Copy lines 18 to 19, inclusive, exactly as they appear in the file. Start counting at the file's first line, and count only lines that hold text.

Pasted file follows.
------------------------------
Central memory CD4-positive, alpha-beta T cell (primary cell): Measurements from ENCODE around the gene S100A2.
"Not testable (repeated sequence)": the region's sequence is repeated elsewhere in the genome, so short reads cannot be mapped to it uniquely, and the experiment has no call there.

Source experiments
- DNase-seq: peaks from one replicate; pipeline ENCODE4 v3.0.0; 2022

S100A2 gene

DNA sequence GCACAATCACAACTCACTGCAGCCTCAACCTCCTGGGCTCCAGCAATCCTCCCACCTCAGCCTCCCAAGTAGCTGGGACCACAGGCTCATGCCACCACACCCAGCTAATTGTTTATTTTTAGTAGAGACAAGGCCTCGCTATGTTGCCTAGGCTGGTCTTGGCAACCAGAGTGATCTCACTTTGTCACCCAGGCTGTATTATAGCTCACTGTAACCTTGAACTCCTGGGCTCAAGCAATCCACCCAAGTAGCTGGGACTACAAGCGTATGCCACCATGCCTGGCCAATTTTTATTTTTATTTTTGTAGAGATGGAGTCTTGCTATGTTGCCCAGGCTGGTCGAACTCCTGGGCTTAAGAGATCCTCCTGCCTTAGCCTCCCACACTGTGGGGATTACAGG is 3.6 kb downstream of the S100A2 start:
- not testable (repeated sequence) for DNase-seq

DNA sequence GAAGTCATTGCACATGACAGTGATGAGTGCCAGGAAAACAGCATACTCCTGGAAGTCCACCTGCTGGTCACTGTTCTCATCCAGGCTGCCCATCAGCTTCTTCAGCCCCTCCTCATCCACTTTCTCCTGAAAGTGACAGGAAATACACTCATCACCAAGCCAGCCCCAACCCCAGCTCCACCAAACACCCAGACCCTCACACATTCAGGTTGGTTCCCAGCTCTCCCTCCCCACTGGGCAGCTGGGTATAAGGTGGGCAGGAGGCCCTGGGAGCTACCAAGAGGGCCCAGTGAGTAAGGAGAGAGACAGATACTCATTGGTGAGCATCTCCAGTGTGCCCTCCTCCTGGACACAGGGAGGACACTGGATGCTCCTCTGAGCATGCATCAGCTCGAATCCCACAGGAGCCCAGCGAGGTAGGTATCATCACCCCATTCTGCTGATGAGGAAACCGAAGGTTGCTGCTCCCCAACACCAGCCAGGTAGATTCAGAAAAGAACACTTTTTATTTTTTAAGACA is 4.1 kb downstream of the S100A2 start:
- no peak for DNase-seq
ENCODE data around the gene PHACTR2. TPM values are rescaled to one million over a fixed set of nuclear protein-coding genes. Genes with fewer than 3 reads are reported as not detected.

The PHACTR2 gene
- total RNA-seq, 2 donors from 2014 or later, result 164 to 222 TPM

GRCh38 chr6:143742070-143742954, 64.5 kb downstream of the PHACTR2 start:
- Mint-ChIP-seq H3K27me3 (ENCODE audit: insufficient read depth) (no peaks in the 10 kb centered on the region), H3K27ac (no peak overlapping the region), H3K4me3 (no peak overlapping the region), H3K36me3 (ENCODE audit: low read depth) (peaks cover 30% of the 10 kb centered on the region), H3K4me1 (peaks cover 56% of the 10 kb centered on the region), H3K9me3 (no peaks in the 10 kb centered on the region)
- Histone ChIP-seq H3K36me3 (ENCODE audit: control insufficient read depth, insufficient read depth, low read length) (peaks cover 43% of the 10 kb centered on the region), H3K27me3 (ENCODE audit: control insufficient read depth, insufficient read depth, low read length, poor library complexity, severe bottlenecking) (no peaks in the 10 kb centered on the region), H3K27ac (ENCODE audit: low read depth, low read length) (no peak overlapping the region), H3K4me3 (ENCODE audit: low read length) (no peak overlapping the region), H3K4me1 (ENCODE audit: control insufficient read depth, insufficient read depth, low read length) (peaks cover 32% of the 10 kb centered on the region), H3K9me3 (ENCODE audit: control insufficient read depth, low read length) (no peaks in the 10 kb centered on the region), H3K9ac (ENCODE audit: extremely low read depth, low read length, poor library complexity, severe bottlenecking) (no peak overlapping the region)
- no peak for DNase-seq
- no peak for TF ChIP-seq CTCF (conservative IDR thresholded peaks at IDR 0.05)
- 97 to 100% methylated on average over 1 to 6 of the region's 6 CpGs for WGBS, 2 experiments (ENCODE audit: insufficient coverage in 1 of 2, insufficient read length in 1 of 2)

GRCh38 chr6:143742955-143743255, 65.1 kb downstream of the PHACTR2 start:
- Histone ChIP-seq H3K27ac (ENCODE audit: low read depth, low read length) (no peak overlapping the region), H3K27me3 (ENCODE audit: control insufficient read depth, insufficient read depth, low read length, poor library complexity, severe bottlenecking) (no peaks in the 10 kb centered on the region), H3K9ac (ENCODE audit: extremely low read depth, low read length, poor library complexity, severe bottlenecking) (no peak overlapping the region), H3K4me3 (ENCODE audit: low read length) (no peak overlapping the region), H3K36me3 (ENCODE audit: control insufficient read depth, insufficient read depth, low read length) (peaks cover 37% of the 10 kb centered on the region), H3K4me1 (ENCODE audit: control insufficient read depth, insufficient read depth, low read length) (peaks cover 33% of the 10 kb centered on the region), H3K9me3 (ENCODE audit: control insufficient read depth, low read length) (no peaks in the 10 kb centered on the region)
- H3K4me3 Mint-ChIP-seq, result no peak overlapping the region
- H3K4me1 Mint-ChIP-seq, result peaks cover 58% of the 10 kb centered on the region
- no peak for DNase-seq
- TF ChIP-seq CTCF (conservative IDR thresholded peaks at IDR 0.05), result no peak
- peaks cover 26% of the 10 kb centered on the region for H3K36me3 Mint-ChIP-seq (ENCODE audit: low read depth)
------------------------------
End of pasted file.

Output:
- 97 to 100% methylated on average over 1 to 6 of the region's 6 CpGs for WGBS, 2 experiments (ENCODE audit: insufficient coverage in 1 of 2, insufficient read length in 1 of 2)

GRCh38 chr6:143742955-143743255, 65.1 kb downstream of the PHACTR2 start: